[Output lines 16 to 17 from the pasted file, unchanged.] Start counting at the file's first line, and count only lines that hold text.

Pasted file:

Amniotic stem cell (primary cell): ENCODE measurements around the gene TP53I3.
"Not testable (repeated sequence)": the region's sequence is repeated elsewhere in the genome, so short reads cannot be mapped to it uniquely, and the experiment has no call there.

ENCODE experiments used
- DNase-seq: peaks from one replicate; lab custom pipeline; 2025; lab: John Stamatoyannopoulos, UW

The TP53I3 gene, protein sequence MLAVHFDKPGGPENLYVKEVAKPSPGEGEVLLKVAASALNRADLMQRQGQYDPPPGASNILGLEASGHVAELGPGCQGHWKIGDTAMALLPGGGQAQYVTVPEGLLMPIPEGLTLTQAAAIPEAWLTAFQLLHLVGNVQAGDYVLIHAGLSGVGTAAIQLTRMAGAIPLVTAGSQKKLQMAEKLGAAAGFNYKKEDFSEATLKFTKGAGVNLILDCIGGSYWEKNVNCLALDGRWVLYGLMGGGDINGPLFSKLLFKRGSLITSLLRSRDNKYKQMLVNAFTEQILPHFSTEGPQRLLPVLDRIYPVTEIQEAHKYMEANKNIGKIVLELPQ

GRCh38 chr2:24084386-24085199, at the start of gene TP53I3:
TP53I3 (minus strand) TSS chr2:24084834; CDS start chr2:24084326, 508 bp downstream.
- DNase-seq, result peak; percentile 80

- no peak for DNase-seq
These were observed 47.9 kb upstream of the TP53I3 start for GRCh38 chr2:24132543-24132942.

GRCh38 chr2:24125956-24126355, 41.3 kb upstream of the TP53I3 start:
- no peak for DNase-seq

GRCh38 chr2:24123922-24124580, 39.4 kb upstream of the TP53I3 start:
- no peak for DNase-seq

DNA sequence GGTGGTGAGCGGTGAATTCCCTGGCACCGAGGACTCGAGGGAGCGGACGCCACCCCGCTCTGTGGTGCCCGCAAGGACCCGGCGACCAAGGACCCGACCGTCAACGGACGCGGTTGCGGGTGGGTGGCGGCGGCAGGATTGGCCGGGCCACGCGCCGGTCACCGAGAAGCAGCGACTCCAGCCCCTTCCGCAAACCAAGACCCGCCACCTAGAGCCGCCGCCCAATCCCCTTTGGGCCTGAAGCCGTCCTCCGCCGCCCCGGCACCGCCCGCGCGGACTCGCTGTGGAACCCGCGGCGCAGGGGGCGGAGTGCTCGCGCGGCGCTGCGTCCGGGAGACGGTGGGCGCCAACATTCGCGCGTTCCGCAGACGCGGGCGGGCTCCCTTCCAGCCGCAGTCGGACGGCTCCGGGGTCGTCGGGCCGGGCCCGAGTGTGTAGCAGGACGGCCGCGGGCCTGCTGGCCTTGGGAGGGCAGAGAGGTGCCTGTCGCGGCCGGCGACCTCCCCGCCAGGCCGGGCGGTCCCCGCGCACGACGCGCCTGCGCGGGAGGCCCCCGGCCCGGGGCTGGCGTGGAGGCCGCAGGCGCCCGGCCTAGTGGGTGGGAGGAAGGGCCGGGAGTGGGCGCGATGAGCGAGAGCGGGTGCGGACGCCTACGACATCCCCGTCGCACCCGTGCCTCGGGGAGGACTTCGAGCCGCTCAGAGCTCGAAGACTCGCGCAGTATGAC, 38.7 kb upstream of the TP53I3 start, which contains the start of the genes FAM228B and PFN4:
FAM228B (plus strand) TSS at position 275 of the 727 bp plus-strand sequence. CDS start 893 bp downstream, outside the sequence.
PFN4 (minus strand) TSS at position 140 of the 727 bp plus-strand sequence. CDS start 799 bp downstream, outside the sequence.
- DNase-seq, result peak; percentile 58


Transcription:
FAM228B (plus strand) TSS at position 275 of the 727 bp plus-strand sequence. CDS start 893 bp downstream, outside the sequence.
PFN4 (minus strand) TSS at position 140 of the 727 bp plus-strand sequence. CDS start 799 bp downstream, outside the sequence.